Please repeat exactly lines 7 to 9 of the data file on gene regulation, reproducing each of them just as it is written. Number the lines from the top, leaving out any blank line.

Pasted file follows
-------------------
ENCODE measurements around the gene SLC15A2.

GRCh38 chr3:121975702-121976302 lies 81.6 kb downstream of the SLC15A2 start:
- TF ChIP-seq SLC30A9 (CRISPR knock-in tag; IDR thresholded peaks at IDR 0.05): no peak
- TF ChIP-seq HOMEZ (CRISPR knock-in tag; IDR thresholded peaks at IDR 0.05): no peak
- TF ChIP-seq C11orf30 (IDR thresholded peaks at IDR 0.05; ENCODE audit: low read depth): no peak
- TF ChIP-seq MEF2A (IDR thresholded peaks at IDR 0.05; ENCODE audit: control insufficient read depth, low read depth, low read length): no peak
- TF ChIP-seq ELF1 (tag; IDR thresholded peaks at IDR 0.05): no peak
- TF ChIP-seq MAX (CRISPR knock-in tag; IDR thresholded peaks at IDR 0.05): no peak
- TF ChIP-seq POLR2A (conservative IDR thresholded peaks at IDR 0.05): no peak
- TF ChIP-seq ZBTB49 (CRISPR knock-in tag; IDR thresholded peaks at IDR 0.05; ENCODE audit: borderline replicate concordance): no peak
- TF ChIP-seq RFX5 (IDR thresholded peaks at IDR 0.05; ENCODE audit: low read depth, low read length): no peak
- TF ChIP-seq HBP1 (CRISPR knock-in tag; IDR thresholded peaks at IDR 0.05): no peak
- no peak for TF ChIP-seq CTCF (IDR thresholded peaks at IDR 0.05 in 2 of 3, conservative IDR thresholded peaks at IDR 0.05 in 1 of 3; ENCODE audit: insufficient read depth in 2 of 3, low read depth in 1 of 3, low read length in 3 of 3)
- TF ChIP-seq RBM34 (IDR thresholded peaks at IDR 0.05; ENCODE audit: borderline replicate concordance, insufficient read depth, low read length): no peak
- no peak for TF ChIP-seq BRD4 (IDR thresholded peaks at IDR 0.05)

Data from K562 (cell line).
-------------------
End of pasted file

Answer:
- TF ChIP-seq ELF1 (tag; IDR thresholded peaks at IDR 0.05): no peak
- TF ChIP-seq MAX (CRISPR knock-in tag; IDR thresholded peaks at IDR 0.05): no peak
- TF ChIP-seq POLR2A (conservative IDR thresholded peaks at IDR 0.05): no peak